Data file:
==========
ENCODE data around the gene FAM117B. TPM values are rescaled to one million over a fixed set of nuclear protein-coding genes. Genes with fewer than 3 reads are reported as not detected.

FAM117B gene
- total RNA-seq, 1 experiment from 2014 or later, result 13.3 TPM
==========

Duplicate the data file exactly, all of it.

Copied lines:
ENCODE data around the gene FAM117B. TPM values are rescaled to one million over a fixed set of nuclear protein-coding genes. Genes with fewer than 3 reads are reported as not detected.

FAM117B gene
- total RNA-seq, 1 experiment from 2014 or later, result 13.3 TPM